The B.C. Agricultural Association
Exhibition Building at the Willows
Stuart Stark, award-winning Heritage Consultant, tells the grand story of Victoria’s astonishing ‘Crystal Palace’, which was built in 1891 and burned in a night-time conflagration in 1907.
Using social and architectural history, the history of the Exhibition Building is recounted, starting in 1861, when the first agricultural exhibition was held as a means of survival for the people living in the Colony of Vancouver’s Island.
The exhibitions developed and grew, culminating in the construction of the landmark building, built on the fortieth anniversary of its London namesake. The roles of the Secretaries of the Agricultural Association – and the hundreds of private individuals and many city councils who planned, organized and controlled the exhibitions – and the politics that made the building possible provide the compelling background of a little–known building that was important to the lives of early Victorians. Fifty-eight agricultural exhibitions were held over the course of 81 years, through social changes, economic tribulations and two wars, until the last Exhibition was held in 1941.
In an age before emails and computers, the amazing accomplishments of a city are celebrated. Royal visits, wonderful exhibits, horse-racing, circuses, fireworks, sports, sideshows and gold medals frame the story of the Exhibition Building as a place “where everyone could come and do their best”.
The agricultural exhibitions developed from an annual show of animals and produce to a huge fairground showcasing industrial exhibitions, automobile shows and movie production facilities. The city’s own history is reflected in the account of this great building, and the exhibitions that came before and after, allow a unique perspective of a town’s story.
Second Edition. 349 pages. 293 illustrations. Footnotes. Index. ISBN 978-1-7751204-1-4 Softcover.
Historic Media. www.LostVictoria.com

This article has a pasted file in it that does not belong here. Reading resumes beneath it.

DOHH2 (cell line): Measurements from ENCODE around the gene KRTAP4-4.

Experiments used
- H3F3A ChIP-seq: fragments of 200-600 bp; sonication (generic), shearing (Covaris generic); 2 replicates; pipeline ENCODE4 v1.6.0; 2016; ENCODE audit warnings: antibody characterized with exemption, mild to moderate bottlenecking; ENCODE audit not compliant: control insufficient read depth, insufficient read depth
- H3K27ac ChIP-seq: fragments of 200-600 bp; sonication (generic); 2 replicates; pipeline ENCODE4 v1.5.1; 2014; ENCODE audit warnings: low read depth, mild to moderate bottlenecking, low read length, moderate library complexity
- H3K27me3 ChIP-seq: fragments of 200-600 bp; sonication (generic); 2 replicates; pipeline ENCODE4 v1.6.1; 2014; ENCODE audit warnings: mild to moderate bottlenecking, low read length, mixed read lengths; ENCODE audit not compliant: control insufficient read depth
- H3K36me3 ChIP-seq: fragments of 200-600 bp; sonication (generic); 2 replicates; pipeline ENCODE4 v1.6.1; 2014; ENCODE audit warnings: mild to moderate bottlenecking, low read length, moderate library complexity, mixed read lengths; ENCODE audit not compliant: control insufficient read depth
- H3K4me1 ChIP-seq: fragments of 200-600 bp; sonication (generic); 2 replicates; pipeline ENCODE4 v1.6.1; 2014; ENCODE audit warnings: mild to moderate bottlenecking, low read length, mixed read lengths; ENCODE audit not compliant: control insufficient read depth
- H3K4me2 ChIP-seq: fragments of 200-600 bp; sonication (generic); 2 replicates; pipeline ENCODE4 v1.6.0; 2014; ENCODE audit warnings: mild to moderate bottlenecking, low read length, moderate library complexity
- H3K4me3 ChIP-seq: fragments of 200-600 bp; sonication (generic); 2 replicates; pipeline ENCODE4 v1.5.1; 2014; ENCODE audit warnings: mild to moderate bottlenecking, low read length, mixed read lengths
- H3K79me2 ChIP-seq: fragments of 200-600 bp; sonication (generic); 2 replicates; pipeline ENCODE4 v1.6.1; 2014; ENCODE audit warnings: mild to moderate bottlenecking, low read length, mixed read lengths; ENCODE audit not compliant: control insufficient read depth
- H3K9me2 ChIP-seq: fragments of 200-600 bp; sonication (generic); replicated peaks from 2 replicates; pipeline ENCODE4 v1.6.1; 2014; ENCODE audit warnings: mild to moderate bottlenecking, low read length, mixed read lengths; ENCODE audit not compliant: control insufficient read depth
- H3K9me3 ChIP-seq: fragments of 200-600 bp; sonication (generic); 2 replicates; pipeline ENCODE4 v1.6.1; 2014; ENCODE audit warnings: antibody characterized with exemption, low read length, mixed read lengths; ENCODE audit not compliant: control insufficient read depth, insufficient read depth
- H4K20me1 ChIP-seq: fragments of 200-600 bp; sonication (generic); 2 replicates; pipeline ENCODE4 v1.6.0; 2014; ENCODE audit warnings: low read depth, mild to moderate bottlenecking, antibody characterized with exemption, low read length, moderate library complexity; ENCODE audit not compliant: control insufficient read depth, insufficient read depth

Book Launch was held on Friday, December 15, 2017 at 2 p.m. at the Oak Bay Library, Monterey Avenue, just off Oak Bay Avenue.
Actually a ‘Novelette’ by page count, this long short story is set in west London, and tells of a unique individual and his obsession, starting in 1950s England, and lasting for fifty years.
Building the West:
The Early Architects of British Columbia
Stuart Stark and Don Luxton developed this project to chronicle the careers of the early architects of British Columbia. Fifty-seven contributors added their knowledge and expertise to the book, bringing together, for the first time, the history – both professional and personal – of the many men, and a few women, who indeed “Built the West”.
Stuart Stark contributed six essays to the authoritative 560 page volume: Victorian Pattern Books; Bungalow Pattern Books; and essays on four architects: John Gerhard Tiarks; Thomas Trounce; Samuel Cyrus Burris and Paul Phipps.
The final volume was compiled and edited by Don Luxton.
Building the West has won numerous awards, including: Heritage Canada Achievement Award (2003), the 2004 City of Vancouver Heritage Award of Honour, BC Book Prize, the Roderick Haig-Brown Regional Prize (2004), Architectural Institute of British Columbia Special Jury Prize (2004) and the Canadian Association of Professional Heritage Consultants Award of Honour (2004).
Talon Books, Vancouver, 2003.
The Crystal Gardens:
West Coast Pleasure Palace
This richly-illustrated book gives a detailed overview of an iconic west coast building: “The Finest Swimming Pool on the Continent”; that once was part of the Canadian Pacific Railway empire – the “greatest travel system in the world” at the time, encompassing trains, ships, hotels and more.
Stuart Stark oversaw the compilation of the book, researched all the 201 illustrations and wrote the captions.
Six contributors – writers and designers – were involved with the book: Carolyn Smyly; Terry Reksten; Alastair Kerr; Martin Segger; Stuart Stark; and Reynold Knowlton. The renowned Pierre Berton contributed a personal introduction.